Spanish football strike possible over new sports law
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The majority of Spain's top flight football teams have threatened to go on strike against a proposed new sports law which they argue benefits major clubs like Real Madrid and Barcelona.
La Liga -- which governs Spain's professional football divisions -- has called an extraordinary assembly on Thursday to discuss next steps including a possible strike over the draft legislation which still needs the approval of parliament.
The row pits Real Madrid, FC Barcelona and Athletic de Bilbao along with the Spanish Football Federation (RFEF) -- the governing body of football in Spain -- against La Liga.
There are two main issues in the spat over the law which has the backing of Spain's ruling Socialists and the main opposition conservative Popular Party (PP).
One involves an agreement reached with private equity firm CVC which paid 2.0 billion euros in exchange for 8.2 percent of La Liga's revenues from its image rights during 50 years.
La Liga says the deal will give it a cash injection that will allow it to compete with the English Premier League but Real Madrid, Barcelona and Athletic Bilbao opposed it, saying it gives up too much for too little money.
La Liga wants the new sports law to shield this agreement. It believes the major clubs oppose it because it calls for a more equitable distribution of football revenues among clubs.
Big clubs want to "return to an old football model where there were huge inequalities and the growth of more modest clubs was greatly restricted," said the director general of second division side FC Granada, Alfredo Garcia.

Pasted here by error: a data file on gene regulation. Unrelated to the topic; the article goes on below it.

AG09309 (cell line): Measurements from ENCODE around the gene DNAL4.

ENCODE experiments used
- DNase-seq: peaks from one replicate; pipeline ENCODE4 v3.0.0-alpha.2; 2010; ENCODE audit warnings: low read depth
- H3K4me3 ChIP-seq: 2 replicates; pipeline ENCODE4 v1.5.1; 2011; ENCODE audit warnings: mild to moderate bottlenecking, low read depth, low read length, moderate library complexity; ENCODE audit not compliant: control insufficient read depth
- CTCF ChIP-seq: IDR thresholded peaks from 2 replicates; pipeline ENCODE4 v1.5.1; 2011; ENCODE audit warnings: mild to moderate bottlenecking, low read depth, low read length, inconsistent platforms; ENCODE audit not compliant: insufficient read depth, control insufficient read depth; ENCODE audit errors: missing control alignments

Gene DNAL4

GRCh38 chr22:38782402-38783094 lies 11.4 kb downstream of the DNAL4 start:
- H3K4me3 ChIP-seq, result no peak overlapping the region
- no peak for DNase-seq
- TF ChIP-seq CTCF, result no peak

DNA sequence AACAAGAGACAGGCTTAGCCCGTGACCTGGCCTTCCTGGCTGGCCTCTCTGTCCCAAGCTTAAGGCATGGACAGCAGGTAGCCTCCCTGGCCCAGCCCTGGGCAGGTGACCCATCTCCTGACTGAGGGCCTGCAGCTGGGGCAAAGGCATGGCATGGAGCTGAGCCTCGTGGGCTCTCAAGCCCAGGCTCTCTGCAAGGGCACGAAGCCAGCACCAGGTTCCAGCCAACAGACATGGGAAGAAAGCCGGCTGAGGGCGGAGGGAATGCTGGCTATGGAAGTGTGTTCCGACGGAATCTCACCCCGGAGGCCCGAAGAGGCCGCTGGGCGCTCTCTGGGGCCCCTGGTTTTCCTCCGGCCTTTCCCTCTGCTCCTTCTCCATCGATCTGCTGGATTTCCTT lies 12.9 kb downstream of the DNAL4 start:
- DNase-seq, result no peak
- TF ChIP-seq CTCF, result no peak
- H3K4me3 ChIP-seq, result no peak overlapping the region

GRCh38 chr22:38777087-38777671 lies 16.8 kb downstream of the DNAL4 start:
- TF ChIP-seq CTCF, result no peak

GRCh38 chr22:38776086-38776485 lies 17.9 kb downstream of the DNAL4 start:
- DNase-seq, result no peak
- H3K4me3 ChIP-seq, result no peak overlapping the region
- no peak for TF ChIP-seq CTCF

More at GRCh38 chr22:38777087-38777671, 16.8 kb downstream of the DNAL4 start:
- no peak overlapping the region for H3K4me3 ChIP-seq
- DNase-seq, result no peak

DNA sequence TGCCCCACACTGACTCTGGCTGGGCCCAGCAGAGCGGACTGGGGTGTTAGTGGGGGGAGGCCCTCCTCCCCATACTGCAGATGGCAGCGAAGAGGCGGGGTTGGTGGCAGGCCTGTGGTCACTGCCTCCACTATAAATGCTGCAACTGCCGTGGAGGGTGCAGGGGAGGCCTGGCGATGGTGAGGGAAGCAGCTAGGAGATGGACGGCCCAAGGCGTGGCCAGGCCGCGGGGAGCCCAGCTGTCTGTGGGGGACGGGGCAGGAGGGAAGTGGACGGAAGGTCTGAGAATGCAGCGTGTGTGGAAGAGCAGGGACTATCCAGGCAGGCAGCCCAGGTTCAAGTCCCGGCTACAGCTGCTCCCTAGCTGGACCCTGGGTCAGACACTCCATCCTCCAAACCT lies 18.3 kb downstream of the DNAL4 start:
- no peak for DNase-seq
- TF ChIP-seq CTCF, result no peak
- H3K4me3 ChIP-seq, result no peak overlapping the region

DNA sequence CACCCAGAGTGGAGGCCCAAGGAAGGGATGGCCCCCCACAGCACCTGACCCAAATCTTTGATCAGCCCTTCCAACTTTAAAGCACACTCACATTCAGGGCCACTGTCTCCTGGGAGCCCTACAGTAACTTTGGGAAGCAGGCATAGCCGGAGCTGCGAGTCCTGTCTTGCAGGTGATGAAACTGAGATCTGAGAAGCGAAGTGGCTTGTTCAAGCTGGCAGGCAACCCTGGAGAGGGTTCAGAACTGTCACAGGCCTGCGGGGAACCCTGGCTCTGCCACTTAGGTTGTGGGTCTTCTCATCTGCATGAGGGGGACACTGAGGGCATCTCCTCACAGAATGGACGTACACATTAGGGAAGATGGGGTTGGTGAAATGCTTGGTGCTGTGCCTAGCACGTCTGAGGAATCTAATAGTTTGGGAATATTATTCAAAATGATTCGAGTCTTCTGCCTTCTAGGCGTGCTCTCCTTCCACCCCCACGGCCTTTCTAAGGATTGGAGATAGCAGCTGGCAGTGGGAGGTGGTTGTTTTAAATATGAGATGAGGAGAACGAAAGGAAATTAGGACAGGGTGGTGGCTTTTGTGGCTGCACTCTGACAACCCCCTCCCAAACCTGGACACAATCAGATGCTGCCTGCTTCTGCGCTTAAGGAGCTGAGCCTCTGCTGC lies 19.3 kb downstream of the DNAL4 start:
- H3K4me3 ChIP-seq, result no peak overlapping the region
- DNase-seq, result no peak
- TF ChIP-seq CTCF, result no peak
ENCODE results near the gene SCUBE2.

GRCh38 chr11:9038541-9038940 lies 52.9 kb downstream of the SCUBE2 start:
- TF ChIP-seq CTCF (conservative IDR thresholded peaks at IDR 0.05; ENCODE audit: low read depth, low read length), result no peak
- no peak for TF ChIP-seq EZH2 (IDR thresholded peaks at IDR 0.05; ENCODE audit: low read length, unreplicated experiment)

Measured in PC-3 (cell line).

The football federation, however, argues the agreement with CVC forgets modest amateur clubs and questions the legality of the deal.
"Now the government and the main opposition party are going to change the rules of the game and are going to make legal what is illegal? That would be very serious," RFEF president Luis Rubiales told daily newspaper El Pais.
La Liga also wants the new sports law to make it possible sanction clubs playing in competitions which it does not approve of, such as the proposed European Super League which would have been made up Europe's elite clubs.
Real Madrid president Florentino Perez was one of the main drivers of breakaway league.
In an advert published Tuesday in several Spanish newspapers on Tuesday, La Liga defended the need for a sports law "that does not favour the creation of a Super League that seriously damages Spanish football".
La Liga says the government had agreed to address its concerns in the new sports law but the amendments it called for ended up disappearing from the legislation.